Bolt Pattern Basics
Every vehicle rolls off the assembly line with wheels designed to its exact specifications. And, since your stock wheels are perfectly crafted for your vehicle, there’s no such thing as a one-size-fits-all rim. In order to find a set of rims with an accurate fit, you have to know a few measurements: the desired diameter of your new wheels, the desired width and offset and the specific bolt pattern required. Here we'll focus on the bolt pattern. The bolt pattern (or lug pattern) is comprised of two numbers. The first indicates how many bolt holes are on the wheel and the second describes how far apart the bolt holes are from one another across the diameter of the wheel. For example, 4 X 100mm is a wheel with 4 holes total, spaced 100mm across from one another when measuring from the center of each lug hole. More on this below.
Measuring Your Bolt Pattern
Wheels with 4, 6 and 8-bolt patterns are measured from the center of one lug hole to the center of the opposite hole. Wheels with a 5-bolt pattern are measured using the diameter of a circle that crosses through the center of the lug holes. Measuring a 5 bolt pattern is very difficult and not recommended to confirm wheel fitment without using a bolt pattern gauge. Below are examples of measuring 4, 5, 6 and 8 Lug wheels
Millimeters vs. Inches
Both millimeters and inches are used to measure your wheel bolt pattern, sometimes interchangeably. Either way, it’s essential to be as exact as possible when determining your wheel lug pattern since a few millimeters can mean the difference between a wheel that fits your car and one that doesn't. Looking up your specific application online is usually the easiest method, but physical measurement always adds piece of mind. Investing in a bolt pattern gauge makes the process as simple and accurate as possible. Many wheels might only be listed in mm, while others exclusively in inches. It's important to know what the equivalent measurements are for either to make sure you are looking at all the possible wheels that fit. For example, you might lookup your wheel at a measurement of 4 X 114.3 MM. The equivalent measurement in inches is 4 X 4.5". Some sites only list one method of measurement, but not both, so knowing your bolt pattern equivalent makes it easier to shop for all the possible wheels that will fit your vehicle. See below for a complete bolt pattern conversion chart for millimeters to inches, and vice versa.
Bolt Pattern Guide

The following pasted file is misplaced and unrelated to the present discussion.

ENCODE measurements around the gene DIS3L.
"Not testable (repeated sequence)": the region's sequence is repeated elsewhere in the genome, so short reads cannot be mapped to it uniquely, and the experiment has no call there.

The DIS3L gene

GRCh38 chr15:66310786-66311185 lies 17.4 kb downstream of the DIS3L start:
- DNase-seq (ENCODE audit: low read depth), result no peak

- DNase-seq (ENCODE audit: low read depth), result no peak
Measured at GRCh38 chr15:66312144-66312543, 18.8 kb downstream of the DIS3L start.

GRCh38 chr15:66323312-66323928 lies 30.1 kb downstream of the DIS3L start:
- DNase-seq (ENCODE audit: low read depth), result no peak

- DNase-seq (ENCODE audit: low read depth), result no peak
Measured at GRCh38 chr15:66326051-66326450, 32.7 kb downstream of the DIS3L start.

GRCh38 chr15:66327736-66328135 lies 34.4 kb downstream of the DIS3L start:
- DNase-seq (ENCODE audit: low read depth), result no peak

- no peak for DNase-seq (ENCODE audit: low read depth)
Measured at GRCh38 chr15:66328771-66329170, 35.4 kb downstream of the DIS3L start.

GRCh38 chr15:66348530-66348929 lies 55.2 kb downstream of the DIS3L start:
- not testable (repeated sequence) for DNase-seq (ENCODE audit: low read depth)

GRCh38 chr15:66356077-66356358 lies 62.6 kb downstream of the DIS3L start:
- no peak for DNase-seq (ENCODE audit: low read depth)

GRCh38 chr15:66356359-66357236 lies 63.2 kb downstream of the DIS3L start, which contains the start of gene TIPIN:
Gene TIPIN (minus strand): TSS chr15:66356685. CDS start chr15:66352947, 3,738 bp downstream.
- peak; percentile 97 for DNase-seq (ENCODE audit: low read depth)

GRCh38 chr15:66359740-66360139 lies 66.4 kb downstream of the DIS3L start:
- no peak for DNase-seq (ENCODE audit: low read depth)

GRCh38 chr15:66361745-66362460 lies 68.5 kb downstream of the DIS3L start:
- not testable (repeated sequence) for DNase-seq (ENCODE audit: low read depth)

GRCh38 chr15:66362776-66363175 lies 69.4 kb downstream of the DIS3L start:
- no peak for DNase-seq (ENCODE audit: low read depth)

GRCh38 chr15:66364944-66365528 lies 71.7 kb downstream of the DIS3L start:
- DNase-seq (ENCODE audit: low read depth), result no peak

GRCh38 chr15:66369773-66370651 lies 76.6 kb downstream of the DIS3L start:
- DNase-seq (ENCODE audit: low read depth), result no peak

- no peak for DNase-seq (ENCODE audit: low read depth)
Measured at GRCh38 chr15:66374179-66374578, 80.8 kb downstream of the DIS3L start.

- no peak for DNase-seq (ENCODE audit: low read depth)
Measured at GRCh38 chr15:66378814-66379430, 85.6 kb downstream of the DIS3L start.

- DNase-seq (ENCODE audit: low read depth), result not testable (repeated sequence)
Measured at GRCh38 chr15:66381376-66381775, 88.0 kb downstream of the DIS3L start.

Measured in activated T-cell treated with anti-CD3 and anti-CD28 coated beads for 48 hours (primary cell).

A common example of a bolt pattern measurement is 4 x 100mm or 4 x 3.94". While the second number in these measurements may look hugely different, the only difference is the use of millimeters vs. inches, these are actually the same exact size bolt pattern. This can be confirmed by the basic conversion factor: 1 inch = 25.4 millimeters.
The first number in a bolt pattern measurement (e.g., the '4' in (4 x 100mm) or the '5' in (5 x 4.5") represents the number of bolt and lug holes in each wheel. The most common lug hole numbers are 4 or 5, which are typically used for sedans or coupes, while larger vehicles like SUVs and trucks generally have bolt counts of 6, 7 or 8.
The second number of a bolt pattern measurement for example, the '100' in (4 x 100mm) or the '4.5' in (5 x 4.5") represents the bolt circle diameter or BCD (Which is the same as PCD or Pitch Circle Diameter). The BCD figure is measured by connecting the dots created by a wheel's lugholes to create a perfect circle. The circle must pass perfectly through the center of each bolt or lughole in order for the measurement to be accurate. Once the circle is drawn, real or imaginary, you measure the diameter of the circle. The figure derived from this measurement is the bolt circle diameter – which is the key measurement in a wheel bolt pattern. In simple terms, it's the distance from the center of one lug hole to center of the other (most opposite lug hole), measuring across the center of the wheel. The exception being a 5 lug pattern, which varies only slightly.
If you take one thing away from here, take this: even the slightest discrepancy in measurements can mean the difference between a sweet upgrade and a serious dilemma. Consult our handy lug pattern chart to make sure you have the process down pat and take advantage of our lug pattern conversion chart to keep your math to a minimum. Once you’ve got the right set of numbers, AutoAnything has an incredible selection of wheels and lug nuts in varying sizes, styles and materials to choose from.